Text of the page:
Jump to content

DNR

Posted
Gaia. Gaia. (Member)

Hi! I'm a student reviewing for my NCLEX. I'm not sure if this is where I should post this thread. But it's worth a try.

My question is about DNR. How often is it renewed?

In the textbook I've read... it's either daily or every 90 days.

So which is it?

Also... is it just when the client stops breathing or goes into cardiac arrest that DNR is implemented? I mean, if the client suffers from MI for example... would you treat that or just let it happen?

Thanks in advance for the help! :)

Here.I.Stand, BSN, RN

Specializes in SICU, trauma, neuro. Has 16 years experience.

I don't have a current textbook that I can look up, but in practice (that I've seen) they are renewed once per admission. That is, if they have DNR/DNI in their advance directive, the admitting provider orders their code status as such. Family decides to make them DNR/DNI when it's clear prognosis is poor, the provider orders it. They are brought in unidentified, they are assumed to be full code until they wake up and say "I'm a DNR," then the provider orders the change to their code status. You get the picture; it's not re-ordered every day.

Now in the community or LTC settings, I'm not sure how often they're reviewed. For sure not daily, though!

Keep in mind that DNR doesn't mean "do not treat." If someone is having an MI and is A&O and can consent to medical or surgical management, then yes they would treat it. Of course if the pt says they don't want intervention, then they'd do comfort care only. If they have a full arrest and the pt is DNR/DNI, then they would of course honor the DNR/DNI. Also some people are DNR but not DNI. So if they get pneumonia or some other pulmonary illness, are expected to recover, but need to be put on a ventilator then they do intubate.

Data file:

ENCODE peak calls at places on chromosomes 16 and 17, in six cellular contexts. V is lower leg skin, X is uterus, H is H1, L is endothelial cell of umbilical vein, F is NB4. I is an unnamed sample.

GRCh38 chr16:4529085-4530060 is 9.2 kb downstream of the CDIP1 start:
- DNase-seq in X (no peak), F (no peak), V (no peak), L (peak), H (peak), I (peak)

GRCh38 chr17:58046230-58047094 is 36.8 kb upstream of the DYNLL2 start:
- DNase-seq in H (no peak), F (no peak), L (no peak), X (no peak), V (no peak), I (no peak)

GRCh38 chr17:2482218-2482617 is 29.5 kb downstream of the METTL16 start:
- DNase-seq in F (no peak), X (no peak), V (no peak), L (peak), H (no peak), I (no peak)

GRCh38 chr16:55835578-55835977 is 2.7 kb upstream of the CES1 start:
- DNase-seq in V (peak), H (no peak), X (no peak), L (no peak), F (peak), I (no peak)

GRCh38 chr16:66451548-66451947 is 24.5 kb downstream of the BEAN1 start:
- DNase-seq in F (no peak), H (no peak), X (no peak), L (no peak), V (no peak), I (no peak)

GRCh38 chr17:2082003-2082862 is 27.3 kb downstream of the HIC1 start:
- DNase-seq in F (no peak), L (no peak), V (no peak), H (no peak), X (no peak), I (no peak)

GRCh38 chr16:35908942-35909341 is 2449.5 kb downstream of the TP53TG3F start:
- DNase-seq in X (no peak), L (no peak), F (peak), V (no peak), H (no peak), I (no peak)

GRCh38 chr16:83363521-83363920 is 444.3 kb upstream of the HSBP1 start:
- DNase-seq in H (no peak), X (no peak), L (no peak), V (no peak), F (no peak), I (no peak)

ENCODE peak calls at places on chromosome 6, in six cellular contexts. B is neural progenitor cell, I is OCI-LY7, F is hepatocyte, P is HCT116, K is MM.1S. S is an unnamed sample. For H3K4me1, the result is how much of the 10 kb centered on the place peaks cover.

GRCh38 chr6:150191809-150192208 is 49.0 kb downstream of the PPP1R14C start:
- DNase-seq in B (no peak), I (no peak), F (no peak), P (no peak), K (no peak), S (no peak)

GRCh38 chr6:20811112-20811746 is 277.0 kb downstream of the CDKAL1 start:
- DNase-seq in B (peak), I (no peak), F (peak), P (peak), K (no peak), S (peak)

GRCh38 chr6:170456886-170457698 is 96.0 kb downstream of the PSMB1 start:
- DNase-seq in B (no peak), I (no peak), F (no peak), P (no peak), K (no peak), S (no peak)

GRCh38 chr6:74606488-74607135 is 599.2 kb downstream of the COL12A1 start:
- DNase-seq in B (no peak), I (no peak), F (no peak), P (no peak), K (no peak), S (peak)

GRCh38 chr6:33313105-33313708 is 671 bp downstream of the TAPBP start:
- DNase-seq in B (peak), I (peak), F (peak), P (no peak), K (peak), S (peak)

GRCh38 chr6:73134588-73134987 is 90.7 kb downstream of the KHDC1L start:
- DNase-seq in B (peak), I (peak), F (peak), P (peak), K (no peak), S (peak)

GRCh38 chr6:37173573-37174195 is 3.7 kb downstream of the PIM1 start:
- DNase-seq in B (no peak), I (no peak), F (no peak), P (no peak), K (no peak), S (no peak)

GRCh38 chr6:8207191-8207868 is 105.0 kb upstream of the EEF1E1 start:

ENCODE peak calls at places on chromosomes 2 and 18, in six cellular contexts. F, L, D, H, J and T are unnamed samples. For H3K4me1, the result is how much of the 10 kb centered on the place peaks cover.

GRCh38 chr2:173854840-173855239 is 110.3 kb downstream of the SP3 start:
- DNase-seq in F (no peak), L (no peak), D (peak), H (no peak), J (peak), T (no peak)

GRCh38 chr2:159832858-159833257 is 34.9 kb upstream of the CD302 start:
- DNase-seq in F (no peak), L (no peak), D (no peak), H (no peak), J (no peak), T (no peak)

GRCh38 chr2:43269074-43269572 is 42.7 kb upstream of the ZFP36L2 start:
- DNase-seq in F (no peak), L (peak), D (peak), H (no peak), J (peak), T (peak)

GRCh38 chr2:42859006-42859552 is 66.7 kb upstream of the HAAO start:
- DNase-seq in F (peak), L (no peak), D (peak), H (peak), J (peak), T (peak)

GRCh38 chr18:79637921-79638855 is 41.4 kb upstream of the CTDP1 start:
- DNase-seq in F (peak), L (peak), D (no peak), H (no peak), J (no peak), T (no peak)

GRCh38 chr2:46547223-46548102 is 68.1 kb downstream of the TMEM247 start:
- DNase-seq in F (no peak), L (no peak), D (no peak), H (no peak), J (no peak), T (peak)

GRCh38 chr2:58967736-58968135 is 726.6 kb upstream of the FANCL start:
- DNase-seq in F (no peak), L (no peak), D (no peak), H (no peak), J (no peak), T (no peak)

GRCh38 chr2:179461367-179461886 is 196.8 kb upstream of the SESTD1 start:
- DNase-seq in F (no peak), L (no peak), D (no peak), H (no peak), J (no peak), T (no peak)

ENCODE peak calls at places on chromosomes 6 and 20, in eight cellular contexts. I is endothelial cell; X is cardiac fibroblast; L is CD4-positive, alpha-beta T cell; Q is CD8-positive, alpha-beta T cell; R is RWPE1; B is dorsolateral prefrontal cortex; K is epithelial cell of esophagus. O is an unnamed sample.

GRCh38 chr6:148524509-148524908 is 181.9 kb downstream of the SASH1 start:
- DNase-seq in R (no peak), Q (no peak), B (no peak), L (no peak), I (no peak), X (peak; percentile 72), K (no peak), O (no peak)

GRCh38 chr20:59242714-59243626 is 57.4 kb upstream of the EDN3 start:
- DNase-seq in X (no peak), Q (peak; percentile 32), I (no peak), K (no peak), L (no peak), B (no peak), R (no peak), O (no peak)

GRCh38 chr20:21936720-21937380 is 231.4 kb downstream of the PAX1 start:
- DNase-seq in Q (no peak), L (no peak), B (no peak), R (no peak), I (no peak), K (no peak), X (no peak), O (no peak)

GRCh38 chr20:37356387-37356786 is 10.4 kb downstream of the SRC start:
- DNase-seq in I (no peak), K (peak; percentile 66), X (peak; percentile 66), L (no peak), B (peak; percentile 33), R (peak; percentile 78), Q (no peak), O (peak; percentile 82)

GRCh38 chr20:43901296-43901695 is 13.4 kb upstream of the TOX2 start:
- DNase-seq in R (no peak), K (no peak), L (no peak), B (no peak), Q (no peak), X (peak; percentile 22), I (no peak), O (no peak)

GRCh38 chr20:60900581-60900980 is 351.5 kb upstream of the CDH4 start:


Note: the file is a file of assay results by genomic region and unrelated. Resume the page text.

DNR means "do not resuscitate." It does not mean, "Don't give any care." However, that said, there are nuances all over the place.

Some places have forms that allow the patient/decisionmaker to specify what interventions might be acceptable, and what not. For example, "chemical code only," meaning give drugs but no CPR and no intubation. Or CPR, but no intubation. Or comfort care only, no matter what (this might be what could happen with an expected terminal event like an MI).

I don't know about any rules about how often a DNR has to be "renewed," but it can be revoked by the person who's responsible at any time. In the field, people can have bracelets with DNR on them tied to a numbered form issued on a physician prescription by the department of health. Their forms are tacked up in their kitchens on their fridges, and they wear the bracelets so nobody will give them unwanted interventions if they go down at the MallWart or someplace. Anyone who changes his mind just removes the bracelet and discards the form.

The idea that your health care proxy can change your DNR means that you had better be good and sure s/he won't, if that's what you want when you are in extremis.

nynursey_

Specializes in Med/Surg/ICU/Stepdown. Has 3 years experience.

Most of the time, I believe re-ordering a DNR goes according to facility policy. For example, at my facility, a MOLST form specifying DNR/DNI order needs to be renewed every 72 hours while the patient is admitted and at each subsequent admission.

classicdame, MSN, EdD

Specializes in Hospital Education Coordinator.

nynursery has a good point. The facility policies are probably based on state rules. These may vary between states.

Wow, thanks for the responses guys. So it varies widely. On the Q&A's I've answered... the rationale gave yearly... but on the review book, it was either daily or 90 days. Thus, I was confused. But it depends on the policies, I guess. That's interesting.